Dr. Fauci Foe Rand Paul Takes Steps to Eliminate 'Dictator-in-Chief' Job

Kentucky Republican Senator Rand Paul is coming for Dr. Anthony Fauci's job as he introduces an amendment to do away with the doctor's position.

Paul wants to eliminate Fauci's current position as the director of the National Institute of Allergy and Infectious Diseases (NIAID). With the amendment he is proposing, Paul aims to turn the position into three separate jobs, according to a release posted to the senator's website.

In the release, Paul refers to Fauci as "dictator-in-chief." It goes on to say that "no one person should have unilateral authority to make decisions for millions of Americans."

Sen. Rand Paul
Senator Rand Paul has introduced an amendment that would do away with Dr. Anthony Fauci's position. Pictured, Paul questions Dr. Fauci during a Senate hearing on January 11, 2022, in Washington, D.C. Greg Nash-Pool/Getty Images

The amendment would create three new director positions—one for the National Institute of Allergic Disease, one for the National Institute of Infectious Disease and one for the National Institute of Immunologic Diseases.

Additionally, the Kentucky senator's amendment would require all three new director positions to be appointed by the president of the United States and confirmed by the U.S. Senate. If confirmed, according to the proposed amendment, those individuals would serve a five-year term.

Paul said that these changes are necessary to create "accountability and oversight."

"This will create accountability and oversight into a taxpayer funded position that has largely abused its power, and has been responsible for many failures and misinformation during the COVID-19 pandemic," he said.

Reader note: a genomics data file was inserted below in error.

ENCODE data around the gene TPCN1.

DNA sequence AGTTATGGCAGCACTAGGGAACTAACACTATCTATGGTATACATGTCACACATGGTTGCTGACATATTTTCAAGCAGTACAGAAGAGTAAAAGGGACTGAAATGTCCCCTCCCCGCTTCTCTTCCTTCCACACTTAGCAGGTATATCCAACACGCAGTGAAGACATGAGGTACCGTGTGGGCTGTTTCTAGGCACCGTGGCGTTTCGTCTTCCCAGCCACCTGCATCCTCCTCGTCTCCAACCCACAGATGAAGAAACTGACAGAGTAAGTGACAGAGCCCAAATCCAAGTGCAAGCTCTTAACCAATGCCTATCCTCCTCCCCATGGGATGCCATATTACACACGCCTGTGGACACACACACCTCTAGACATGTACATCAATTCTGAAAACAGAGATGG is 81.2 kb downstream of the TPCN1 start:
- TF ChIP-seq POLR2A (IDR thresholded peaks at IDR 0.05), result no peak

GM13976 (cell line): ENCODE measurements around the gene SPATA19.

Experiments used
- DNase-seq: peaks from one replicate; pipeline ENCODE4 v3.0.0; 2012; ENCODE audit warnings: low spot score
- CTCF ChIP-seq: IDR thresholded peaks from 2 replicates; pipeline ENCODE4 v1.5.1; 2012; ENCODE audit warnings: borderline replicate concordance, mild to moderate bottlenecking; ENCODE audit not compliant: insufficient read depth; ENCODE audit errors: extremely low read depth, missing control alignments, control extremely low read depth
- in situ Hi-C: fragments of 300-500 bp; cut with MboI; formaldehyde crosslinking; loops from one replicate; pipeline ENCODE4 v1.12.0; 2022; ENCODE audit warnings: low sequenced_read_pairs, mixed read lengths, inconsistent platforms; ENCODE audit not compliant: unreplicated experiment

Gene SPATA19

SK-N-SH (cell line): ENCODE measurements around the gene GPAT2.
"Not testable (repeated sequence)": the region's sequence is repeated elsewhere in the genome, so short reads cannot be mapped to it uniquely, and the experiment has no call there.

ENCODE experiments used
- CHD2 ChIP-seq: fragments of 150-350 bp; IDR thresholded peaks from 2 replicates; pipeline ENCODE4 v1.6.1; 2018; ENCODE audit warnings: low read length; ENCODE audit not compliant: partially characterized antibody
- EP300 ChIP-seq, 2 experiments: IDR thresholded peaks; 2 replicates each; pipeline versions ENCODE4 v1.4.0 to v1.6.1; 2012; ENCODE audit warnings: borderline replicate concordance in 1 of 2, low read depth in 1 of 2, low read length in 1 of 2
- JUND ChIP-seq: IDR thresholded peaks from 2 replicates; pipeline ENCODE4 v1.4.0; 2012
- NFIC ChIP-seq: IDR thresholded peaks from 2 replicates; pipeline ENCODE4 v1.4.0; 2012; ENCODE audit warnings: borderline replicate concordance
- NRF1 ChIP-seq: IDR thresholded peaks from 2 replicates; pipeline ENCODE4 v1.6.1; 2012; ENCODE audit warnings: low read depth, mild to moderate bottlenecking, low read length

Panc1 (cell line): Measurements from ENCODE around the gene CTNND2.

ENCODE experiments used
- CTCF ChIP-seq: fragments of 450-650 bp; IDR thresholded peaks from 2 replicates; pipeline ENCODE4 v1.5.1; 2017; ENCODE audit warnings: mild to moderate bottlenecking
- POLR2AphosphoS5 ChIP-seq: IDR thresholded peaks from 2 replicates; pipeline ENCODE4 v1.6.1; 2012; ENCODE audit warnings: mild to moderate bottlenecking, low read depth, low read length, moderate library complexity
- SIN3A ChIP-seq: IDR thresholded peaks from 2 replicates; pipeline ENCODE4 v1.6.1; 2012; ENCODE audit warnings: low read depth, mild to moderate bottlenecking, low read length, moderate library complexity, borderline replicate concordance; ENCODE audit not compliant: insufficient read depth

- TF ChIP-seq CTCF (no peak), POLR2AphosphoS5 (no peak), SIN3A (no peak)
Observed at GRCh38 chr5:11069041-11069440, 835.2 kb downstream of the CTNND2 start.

The junior senator from Kentucky also spoke on the Senate floor about his amendment, according to Mediaite. To help illustrate his point and need for the amendment, Paul mentioned astronomer and physicist Galileo as an example of what can happen when those in government obtain too much power.

"Advances in science often happen when we question conventional wisdom. History gives us too many examples of what happens when people in power make scientists bend to dogma. At the end of his life, Galileo was kept under lock and key just for telling a scientific truth that people in power – the government – didn't want to hear," Paul said.

Paul and Fauci have a well-documented history of public spats.

In January of this year, Fauci accused the senator during a Senate Health Committee hearing on the federal government's response to the pandemic of profiting politically off attacking him.

"You personally attack me and with absolutely not a shred of evidence of anything you say. So I would like to make something clear to the committee, he's doing this for political reasons," Fauci said.

Fauci also told the GOP senator that he was "distorting everything about me."

During that same hearing, Fauci held up a graphic from Paul's website with "Fire Dr. Fauci" on it, asking for campaign donations.

In November of 2021, Paul and Fauci got into it again during a Senate Health, Education, Labor and Pensions Committee hearing as Paul accused Fauci of being involved in the origins of the COVID-19 pandemic.

Fauci denied Paul's assertion, saying "I have no responsibility."

During that November hearing, Paul said that Fauci's denials were a "clear and present danger to the country and the world."

In July 2021, Paul said that he was going to push for a criminal investigation into Fauci during a Senate hearing. He accused the doctor of lying to Congress about the funding of a lab in China which some have linked back to the pandemic.

Fauci shot back that Paul did not know what he was talking about.

Paul had told Fox News' Sean Hannity that he was going to be "sending a letter to the Department of Justice, asking for a criminal referral because he lied to Congress."

Newsweek reached out to the NIAID for comment but did not hear back before publication.